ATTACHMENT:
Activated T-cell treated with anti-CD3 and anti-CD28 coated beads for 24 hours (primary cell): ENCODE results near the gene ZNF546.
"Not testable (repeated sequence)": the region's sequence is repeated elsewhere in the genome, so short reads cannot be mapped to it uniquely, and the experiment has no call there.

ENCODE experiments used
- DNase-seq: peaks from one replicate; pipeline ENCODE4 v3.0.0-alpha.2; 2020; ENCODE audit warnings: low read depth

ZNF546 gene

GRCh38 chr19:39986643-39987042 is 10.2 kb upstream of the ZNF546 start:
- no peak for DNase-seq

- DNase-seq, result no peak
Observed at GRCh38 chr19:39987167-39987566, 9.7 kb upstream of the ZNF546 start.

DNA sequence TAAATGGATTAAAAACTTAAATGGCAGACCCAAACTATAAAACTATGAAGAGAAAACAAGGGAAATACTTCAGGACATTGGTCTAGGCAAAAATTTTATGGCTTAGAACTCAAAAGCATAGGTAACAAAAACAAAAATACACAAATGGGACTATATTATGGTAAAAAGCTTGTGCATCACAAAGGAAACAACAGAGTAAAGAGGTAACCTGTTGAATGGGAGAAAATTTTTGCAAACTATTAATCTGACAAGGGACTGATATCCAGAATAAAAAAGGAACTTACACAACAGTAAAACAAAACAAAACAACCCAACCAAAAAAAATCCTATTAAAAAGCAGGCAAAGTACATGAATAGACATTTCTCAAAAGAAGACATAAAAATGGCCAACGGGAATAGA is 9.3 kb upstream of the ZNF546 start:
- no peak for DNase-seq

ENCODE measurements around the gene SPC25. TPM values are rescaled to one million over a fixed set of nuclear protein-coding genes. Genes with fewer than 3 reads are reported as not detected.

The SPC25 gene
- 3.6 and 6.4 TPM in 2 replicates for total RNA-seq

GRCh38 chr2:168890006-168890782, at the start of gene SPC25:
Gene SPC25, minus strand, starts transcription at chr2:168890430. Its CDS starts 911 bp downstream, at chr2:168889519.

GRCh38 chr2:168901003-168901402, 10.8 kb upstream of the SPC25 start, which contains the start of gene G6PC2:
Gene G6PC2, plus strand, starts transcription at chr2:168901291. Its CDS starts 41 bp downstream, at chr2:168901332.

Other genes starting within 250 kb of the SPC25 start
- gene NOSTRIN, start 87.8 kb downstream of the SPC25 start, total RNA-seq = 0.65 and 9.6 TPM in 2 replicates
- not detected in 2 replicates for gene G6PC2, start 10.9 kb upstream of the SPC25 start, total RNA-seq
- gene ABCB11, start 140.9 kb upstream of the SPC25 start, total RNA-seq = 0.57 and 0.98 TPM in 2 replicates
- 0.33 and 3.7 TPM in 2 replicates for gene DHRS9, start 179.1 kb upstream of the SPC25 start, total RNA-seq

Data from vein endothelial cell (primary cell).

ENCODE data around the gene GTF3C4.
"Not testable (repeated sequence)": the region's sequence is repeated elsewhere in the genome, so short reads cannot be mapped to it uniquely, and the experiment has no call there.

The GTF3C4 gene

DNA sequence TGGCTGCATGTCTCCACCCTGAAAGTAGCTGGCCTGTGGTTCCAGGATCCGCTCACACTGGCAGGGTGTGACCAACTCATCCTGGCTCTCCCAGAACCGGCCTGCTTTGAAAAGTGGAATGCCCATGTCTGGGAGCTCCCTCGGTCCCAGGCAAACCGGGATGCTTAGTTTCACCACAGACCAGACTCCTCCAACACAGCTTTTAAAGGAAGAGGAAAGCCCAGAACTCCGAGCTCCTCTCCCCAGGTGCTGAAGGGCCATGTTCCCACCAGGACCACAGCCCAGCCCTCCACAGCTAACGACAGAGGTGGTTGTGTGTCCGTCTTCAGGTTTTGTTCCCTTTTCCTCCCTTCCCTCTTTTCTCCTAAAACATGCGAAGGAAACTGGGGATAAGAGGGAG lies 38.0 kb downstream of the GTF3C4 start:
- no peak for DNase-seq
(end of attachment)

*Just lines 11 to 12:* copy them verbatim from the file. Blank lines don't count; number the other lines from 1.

- no peak for DNase-seq

ENCODE measurements around the gene SPC25. TPM values are rescaled to one million over a fixed set of nuclear protein-coding genes. Genes with fewer than 3 reads are reported as not detected.